NASA spends billions of dollars in technology and on computer technology. Yet they still seem to have a need for free open-source technology – that of Linux. It turns out that NASA has different uses for Linux including that of storing data sent from the satellites, spacecrafts and giant telescopes. Aside from lowering technology costs and increasing scalability, the purpose in doing this lies in making certain research projects and data received at NASA available to the public and private sector, especially in ongoing research projects where both of these sectors are involved.
This open source cloud approach of NASA is in stark contrast to its other tech implementations. However, Kemp suggests it is only an opportunity for NASA to use Ubuntu as a free operating system to store some of its research data.
Where is It Used?
1. NASA uses open source Ubuntu to save data from satellites, distant spacecrafts and other scientific projects to servers and networking components. This information is stored here for later analysis and research. According to Chris Kemp, NASA’s CTO the project was developed to build science and research options that are low cost and easily scalable.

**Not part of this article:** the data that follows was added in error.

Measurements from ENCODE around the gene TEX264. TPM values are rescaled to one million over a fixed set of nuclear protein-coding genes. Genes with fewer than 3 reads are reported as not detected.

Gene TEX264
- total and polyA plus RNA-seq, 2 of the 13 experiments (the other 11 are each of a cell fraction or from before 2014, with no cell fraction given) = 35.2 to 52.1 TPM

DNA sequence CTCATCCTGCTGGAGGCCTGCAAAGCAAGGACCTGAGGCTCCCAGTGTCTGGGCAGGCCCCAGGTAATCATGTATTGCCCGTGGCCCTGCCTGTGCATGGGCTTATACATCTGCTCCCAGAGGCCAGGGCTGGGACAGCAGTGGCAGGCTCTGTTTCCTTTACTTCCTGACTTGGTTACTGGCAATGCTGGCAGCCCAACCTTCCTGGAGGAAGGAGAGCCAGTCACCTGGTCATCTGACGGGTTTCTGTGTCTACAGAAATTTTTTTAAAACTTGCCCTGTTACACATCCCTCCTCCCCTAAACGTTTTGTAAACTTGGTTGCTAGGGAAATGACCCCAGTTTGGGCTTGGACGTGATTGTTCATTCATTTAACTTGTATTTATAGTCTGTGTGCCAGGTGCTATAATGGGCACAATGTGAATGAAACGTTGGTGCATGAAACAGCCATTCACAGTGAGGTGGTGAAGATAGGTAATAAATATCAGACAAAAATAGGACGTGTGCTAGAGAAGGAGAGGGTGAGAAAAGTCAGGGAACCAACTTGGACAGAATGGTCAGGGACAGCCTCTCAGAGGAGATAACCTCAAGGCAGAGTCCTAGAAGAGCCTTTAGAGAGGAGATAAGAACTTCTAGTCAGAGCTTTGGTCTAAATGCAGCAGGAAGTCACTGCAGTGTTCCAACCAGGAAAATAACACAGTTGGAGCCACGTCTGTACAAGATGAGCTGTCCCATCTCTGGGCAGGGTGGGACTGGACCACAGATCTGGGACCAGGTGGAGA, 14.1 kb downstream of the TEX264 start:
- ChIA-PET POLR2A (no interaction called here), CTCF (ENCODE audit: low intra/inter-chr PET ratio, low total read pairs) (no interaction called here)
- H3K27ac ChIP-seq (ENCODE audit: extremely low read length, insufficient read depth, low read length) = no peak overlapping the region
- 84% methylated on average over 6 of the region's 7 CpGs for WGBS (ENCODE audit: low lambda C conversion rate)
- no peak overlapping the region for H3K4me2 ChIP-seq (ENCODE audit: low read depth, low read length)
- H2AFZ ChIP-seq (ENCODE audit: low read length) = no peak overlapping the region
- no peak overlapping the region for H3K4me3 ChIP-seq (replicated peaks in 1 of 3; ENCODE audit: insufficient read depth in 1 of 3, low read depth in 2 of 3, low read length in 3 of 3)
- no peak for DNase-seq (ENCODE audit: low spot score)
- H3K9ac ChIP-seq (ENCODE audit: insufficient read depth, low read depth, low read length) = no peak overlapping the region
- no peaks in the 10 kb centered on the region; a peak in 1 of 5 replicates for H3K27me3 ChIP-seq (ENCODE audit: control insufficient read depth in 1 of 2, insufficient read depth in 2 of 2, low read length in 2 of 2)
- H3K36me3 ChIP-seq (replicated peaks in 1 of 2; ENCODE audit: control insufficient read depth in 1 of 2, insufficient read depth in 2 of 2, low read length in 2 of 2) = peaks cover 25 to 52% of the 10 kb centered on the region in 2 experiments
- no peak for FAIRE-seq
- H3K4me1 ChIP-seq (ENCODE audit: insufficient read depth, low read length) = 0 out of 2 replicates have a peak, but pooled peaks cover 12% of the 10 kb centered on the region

2. NASA also uses Linux in robotics as it has been used in projects like the Mars rover. It is Linux that helped NASA get this project off the ground.
3. Linux has also been present in the Jet Propulsion Laboratory in Pasadena, CA, for a number of years. Here they used Linux to help with projects relating to the construction of unmanned space flight and deep space exploration.
4. Linux has powered super computers for NASA for a number of years, and this technology is used to help the agency model flight missions, perform aerospace engineering tasks and climate research.
5. Amazingly enough, with all the different options available to NASA researchers, investigators, engineers and scientists, many choose to use Linux on their personal computers within their lab.
By using Linux, NASA hopes to benefit the public by enabling private industry reliant on NASA investments to make the already beneficial Linux better, establishing processes, policies and a corporate culture that will favor open source development. Hopefully this will shift open source from its one-way direction, only giving public access to the ability to offer final software products to allowing two-way collaboration in developing the platform. Additionally, the idea is to allow the public to assist in research and the development of NASA software use and development.
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